Health - Healthy Living - Methods of Health Promotion

media campaigns 

legislation

fear arousal 

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  • Created by: sian
  • Created on: 14-04-11 14:30

Cowpe (1989)

Aim: to test the effectiveness of an advertising campaign which demonstrated aprocedure, provided information, challenged perceptionsabout lack of ability to cope and encouraged preventative actions

Method: quasi-experiment, campaign shown in 10 UK regional tv areas from 1976-84. analysis of chippan fires reported between 76-82. 2 quantitative surveys 76-83 Sample: people living in television areas

Procedure: 2 60sec commercials. real-time and slow-motion to heighten effect. number of reported chip-pan fires analysed for each area.

Key Results: net decline 7-25%. largest reduction during campaign-33%. if area received more than one channel, showed less impact. questionnaire increased awareness from 62-96%. people mentioning dangers increased from 12 to 28%

Conclusions: behaviour change seen most during and reduces as time passes after. less influenced if overexposed to it. confidence in data shown by change in awareness

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Cowpe (1989)

COGNITIVE/BEHAVIOURIST

Evaluation Points:

  • longitudinal vs. snapshot
  • determinism vs. free will

Method issues:

  • can't demonstrate casual relationships because IV not directly manipulated
  • socially desirable answers

contributes to our understanding of how people learn from media campaigns and how effective they can be

unrealistic - lacks ecological validity as many people may not have had tv's so may not have watched tv to see the commercials. ethnocentric - only tv areas in UK.

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Dannenberg (1993)

Aim: review the impact of passing a law requiring cycle helmet wearing in children 

Method: Natural experiment, laws passed in Maryland USA already           

Design: Independent design - each child naturally falling into groups        

Sample: children from 47 schools in Howard County. 2 control groups MC and BC. Aged 9-10, 12-13 & 14-15. MC campaign already. 7322 children questionnaires

Procedure: questionnaire - 4-point Likert scale about bicycle/helmet use. Parents asked to help- therefore consent obtained 

Key Results: Response 41-53% across ages & counties. HC (law) usage increased 11.4 to 35.7% > 8.4-12.6% MC and 6.7-11.1% BC. 87% in HC aware of law-38% wore helmet on last bike ride > 14% children who didn't know of law

Conclusions: HC law did show large increase in reported rate of cycle helmet wearing. Passing legislation has more effect than educational campaigns alone, EC are not necessarily effective in increasing health behaviours.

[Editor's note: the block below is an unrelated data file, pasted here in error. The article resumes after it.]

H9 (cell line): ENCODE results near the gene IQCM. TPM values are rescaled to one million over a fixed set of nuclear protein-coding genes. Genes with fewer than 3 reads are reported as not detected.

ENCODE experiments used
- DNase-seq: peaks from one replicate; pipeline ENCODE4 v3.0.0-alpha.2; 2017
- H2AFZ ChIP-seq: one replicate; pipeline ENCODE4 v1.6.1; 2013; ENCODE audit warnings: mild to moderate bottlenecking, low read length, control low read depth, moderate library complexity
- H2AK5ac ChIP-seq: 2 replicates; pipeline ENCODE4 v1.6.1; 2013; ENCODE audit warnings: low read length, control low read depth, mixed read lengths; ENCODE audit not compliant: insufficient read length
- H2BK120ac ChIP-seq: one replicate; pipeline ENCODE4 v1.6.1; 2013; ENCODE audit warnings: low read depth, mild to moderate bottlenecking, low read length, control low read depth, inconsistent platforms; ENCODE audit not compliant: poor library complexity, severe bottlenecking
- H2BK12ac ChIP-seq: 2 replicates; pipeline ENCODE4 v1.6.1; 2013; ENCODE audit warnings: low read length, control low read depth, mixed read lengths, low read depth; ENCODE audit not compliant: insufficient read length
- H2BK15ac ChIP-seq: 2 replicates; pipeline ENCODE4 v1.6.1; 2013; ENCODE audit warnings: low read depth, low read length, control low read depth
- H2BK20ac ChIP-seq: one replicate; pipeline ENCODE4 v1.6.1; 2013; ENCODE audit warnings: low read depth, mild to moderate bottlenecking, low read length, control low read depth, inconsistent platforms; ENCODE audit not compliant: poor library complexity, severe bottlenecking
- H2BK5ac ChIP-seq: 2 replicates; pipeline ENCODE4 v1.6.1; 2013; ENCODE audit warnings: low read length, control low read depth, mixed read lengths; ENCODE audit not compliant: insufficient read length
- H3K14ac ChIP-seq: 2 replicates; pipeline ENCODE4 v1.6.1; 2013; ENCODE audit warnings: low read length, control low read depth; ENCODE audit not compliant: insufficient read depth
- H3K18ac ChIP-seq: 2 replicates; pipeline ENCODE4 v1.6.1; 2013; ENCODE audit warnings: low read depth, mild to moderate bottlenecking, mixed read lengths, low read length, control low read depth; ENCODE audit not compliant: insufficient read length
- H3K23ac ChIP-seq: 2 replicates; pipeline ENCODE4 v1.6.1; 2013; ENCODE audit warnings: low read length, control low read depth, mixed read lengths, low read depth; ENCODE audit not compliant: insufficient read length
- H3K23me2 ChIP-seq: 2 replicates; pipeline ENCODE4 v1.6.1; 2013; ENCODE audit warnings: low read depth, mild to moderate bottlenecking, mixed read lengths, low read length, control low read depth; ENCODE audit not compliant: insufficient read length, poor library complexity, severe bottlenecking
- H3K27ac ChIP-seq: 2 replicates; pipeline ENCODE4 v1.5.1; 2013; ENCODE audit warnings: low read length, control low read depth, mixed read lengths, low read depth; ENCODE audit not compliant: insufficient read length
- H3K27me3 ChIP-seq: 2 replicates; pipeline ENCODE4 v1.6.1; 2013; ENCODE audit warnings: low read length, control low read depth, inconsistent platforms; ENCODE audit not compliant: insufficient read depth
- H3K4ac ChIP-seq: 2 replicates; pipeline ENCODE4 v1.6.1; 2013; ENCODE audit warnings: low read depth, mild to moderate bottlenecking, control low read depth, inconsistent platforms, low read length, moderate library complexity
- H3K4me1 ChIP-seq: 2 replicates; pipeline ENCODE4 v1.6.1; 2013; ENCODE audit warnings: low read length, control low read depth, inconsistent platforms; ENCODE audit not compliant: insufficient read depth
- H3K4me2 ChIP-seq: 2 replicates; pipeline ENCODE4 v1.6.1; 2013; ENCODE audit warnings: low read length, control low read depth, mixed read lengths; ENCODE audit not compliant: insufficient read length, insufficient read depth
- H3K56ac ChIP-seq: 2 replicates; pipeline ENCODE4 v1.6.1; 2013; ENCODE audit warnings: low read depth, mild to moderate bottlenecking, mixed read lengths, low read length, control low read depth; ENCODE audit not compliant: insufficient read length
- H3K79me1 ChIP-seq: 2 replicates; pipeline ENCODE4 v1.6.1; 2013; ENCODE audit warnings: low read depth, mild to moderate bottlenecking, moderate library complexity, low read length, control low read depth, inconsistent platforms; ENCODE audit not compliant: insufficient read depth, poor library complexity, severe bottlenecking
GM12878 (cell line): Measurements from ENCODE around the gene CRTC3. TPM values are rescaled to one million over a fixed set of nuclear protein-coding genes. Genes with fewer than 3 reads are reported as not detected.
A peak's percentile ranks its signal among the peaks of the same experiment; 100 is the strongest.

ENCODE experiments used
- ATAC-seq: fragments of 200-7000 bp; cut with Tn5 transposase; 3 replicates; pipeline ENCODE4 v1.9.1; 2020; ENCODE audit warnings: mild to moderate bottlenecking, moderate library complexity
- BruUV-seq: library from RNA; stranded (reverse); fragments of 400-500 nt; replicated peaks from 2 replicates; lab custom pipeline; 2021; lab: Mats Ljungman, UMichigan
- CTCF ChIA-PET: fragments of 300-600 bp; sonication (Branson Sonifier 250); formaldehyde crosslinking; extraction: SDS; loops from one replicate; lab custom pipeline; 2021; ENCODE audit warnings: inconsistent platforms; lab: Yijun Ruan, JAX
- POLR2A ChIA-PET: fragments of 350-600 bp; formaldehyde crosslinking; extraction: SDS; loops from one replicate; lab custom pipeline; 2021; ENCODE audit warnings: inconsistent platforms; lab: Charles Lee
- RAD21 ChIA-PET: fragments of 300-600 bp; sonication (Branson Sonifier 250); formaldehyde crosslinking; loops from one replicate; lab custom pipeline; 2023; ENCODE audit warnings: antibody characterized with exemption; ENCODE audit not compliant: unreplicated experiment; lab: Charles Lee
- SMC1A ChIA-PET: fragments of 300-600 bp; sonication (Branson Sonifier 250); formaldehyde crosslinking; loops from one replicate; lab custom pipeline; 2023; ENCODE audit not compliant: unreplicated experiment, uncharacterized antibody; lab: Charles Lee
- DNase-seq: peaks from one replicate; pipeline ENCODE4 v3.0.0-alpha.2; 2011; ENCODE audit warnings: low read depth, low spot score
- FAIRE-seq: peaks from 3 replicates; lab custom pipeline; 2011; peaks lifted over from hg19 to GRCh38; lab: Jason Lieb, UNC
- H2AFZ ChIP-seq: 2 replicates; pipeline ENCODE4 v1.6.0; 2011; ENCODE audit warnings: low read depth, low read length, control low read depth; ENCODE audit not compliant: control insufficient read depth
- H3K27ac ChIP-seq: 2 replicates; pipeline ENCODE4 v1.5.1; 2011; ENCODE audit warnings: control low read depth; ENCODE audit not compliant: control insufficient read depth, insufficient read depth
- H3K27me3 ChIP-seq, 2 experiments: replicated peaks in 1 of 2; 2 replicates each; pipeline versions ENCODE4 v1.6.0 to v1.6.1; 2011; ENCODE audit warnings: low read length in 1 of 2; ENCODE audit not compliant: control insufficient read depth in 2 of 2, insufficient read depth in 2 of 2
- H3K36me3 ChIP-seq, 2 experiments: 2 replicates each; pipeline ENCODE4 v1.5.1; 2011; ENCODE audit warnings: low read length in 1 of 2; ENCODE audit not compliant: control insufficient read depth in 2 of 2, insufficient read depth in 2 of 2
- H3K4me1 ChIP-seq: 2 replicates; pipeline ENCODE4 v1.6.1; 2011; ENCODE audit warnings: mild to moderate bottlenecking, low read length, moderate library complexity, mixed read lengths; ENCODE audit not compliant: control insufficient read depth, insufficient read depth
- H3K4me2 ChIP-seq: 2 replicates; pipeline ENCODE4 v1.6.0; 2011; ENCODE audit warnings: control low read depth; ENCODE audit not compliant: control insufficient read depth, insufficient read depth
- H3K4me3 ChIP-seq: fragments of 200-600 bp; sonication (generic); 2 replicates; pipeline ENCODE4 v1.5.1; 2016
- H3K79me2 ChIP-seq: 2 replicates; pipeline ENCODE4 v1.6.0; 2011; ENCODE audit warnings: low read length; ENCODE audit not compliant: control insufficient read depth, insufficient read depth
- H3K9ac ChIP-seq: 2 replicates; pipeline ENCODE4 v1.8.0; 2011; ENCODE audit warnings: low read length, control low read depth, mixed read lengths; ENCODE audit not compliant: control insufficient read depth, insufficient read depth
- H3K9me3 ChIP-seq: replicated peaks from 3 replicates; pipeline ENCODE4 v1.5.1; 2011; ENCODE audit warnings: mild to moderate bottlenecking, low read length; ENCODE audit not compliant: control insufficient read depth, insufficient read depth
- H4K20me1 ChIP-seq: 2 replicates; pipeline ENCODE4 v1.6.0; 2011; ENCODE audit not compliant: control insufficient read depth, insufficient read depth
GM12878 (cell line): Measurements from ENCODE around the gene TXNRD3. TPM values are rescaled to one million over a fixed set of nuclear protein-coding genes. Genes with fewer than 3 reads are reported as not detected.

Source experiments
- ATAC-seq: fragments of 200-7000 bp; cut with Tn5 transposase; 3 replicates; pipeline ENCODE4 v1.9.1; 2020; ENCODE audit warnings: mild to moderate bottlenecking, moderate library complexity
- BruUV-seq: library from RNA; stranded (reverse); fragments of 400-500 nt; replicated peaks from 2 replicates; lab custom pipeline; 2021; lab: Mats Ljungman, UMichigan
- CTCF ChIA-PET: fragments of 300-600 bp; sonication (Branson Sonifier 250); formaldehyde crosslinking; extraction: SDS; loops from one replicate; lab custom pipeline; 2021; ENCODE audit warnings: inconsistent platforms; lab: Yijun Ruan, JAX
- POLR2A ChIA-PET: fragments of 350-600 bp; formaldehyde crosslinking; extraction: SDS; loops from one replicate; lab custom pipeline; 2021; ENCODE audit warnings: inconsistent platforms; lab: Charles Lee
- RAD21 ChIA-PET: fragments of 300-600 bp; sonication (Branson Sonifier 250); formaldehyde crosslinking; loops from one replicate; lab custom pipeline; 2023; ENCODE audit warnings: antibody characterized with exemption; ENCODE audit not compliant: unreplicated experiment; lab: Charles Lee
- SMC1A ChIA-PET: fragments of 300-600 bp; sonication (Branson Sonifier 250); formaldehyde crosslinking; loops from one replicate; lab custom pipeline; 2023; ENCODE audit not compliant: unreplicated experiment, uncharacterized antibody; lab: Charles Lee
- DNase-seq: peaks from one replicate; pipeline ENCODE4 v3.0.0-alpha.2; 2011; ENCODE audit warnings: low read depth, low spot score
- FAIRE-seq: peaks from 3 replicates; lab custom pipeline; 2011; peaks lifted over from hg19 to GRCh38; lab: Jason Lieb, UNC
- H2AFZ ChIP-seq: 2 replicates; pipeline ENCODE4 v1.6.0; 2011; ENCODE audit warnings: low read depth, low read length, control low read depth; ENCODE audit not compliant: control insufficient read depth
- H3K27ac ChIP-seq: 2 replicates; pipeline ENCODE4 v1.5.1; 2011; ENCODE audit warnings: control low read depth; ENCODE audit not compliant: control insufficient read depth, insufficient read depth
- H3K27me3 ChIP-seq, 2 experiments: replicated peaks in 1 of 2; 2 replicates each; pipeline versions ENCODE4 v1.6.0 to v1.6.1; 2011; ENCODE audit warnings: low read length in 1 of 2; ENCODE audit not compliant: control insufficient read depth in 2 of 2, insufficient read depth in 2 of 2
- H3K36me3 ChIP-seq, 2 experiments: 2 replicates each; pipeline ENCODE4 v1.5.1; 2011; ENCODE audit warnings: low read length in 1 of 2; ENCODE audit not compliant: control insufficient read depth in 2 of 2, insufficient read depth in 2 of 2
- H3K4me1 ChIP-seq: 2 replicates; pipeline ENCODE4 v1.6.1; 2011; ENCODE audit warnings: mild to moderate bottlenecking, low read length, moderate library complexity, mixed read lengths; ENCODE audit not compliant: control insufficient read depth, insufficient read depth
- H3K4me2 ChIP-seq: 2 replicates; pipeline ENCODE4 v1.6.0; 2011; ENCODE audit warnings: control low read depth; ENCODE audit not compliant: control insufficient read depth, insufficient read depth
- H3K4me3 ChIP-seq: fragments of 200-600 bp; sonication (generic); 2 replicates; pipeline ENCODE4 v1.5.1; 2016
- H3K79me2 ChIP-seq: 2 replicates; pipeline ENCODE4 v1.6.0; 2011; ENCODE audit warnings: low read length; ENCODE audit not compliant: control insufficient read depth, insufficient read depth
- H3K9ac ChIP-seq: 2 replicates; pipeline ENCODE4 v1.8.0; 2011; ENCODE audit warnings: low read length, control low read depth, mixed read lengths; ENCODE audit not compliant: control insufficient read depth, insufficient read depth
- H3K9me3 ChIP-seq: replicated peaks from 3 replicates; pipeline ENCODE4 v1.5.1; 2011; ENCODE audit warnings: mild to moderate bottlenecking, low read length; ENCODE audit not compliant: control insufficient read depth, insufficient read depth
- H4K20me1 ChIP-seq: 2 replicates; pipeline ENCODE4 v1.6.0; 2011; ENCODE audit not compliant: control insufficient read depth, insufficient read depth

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Dannenberg (1993)

BEHAVIOURIST/COGNITIVE

Evaluation Points:

  • longitudinal vs. snapshot
  • determinism vs. free will
  • individual vs. situational

Method Issues:

  • can't demonstrate casual relationships because IV not directly manipulated
  • socially desirable answers

contributes to our understanding of how people learn from legislation and how effective they can be and if people use them.

unrealistic - lacks ecological validity as many people may not have had tv's so may not have watched tv to see the commercials. ethnocentric - only 3 counties.

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Janis & Feshbeck (1953)

Aim: to investigate consequences on emotions and behaviour of fear appeals

Method: Lab exp., showed fear-arousing material, collected data by q'aire

Sample: US high school class, age 14-15. 4 groups inc. control group

Design: Independent design, group 1-strong fear appeal on dental hygiene. group 2-moderate fear appeal. group 3-minimal fear arousal. group 4- similar lecture on human eye

Procedure: Questionnaire 1 week before lecture -> 15-minute lecture -> questionnaire immediately after and one week later

Key Results: knowledge did not differ. Strong fear-interesting, easy to folllow, slides too unpleasant. Increased conformity of 8%. mod. 22%. min. 36%. con. 10%

Conclusions: min. fear most effective. relatively low fear arousal likely to be optimal level for promoting health

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Janis & Feshbeck (1953)

COGNITIVE/BEHAVIOURIST

Evaluation Points:

  • determinism vs. free will
  • reductionism vs. holism

Method issues:

  • lacks realism, may respond to experimenters cues
  • ungeneralisable - sample bias

useful applications as you can see the effects of different types of advertising. contributes to our understanding of how people react to the fearful photos

deterministic - ignores other complexities, pps may be more fearful of it than others. lacks ecological validity - lab experiment

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